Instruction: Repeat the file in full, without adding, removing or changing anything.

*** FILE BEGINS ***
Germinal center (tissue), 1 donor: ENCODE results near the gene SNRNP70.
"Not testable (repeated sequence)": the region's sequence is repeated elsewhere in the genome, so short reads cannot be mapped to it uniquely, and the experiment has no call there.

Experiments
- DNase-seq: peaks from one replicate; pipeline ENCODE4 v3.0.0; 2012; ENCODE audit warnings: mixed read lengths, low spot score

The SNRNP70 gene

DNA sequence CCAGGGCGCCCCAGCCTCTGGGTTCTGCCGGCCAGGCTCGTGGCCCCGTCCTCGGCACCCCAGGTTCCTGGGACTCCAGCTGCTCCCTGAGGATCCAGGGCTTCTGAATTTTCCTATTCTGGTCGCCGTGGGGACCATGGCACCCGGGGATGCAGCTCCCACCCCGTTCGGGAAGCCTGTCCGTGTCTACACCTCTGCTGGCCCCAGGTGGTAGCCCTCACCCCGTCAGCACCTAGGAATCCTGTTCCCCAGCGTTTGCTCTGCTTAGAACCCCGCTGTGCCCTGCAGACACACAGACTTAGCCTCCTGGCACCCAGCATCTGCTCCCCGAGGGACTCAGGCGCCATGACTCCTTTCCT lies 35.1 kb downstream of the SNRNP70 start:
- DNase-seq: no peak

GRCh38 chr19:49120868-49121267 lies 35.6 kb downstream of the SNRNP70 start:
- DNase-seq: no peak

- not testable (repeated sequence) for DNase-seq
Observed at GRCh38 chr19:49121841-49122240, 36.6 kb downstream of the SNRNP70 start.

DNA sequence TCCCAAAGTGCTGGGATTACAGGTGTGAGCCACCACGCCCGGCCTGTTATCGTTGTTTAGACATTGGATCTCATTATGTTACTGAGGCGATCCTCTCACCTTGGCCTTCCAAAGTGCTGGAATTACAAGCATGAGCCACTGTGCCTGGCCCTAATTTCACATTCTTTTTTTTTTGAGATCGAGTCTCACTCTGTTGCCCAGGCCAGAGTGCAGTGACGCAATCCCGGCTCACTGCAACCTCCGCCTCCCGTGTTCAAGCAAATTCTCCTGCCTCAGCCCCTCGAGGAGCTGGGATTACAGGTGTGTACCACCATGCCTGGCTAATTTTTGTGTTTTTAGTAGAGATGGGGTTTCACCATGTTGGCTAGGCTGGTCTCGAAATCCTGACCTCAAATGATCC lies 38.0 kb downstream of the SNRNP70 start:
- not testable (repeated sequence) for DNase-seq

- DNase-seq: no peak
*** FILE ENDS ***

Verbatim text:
Germinal center (tissue), 1 donor: ENCODE results near the gene SNRNP70.
"Not testable (repeated sequence)": the region's sequence is repeated elsewhere in the genome, so short reads cannot be mapped to it uniquely, and the experiment has no call there.

Experiments
- DNase-seq: peaks from one replicate; pipeline ENCODE4 v3.0.0; 2012; ENCODE audit warnings: mixed read lengths, low spot score

The SNRNP70 gene

DNA sequence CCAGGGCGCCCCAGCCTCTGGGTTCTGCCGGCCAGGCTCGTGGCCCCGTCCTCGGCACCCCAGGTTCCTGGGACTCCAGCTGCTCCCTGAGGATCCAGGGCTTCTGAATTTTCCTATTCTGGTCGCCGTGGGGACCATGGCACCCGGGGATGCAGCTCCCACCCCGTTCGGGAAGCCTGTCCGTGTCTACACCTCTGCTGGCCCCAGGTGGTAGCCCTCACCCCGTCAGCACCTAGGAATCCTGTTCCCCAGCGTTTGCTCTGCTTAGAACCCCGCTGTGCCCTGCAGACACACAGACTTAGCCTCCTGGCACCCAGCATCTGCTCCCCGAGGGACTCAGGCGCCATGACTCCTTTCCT lies 35.1 kb downstream of the SNRNP70 start:
- DNase-seq: no peak

GRCh38 chr19:49120868-49121267 lies 35.6 kb downstream of the SNRNP70 start:
- DNase-seq: no peak

- not testable (repeated sequence) for DNase-seq
Observed at GRCh38 chr19:49121841-49122240, 36.6 kb downstream of the SNRNP70 start.

DNA sequence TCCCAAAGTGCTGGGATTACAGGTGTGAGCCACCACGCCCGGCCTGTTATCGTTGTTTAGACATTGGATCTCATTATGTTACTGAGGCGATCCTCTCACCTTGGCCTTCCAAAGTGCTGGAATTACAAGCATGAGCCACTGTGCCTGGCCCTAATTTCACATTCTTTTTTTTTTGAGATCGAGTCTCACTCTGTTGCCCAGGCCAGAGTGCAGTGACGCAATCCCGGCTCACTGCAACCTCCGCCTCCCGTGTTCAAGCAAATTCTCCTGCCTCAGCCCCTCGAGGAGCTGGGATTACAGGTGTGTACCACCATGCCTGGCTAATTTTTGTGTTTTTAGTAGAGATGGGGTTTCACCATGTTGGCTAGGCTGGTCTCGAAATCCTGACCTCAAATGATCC lies 38.0 kb downstream of the SNRNP70 start:
- not testable (repeated sequence) for DNase-seq

- DNase-seq: no peak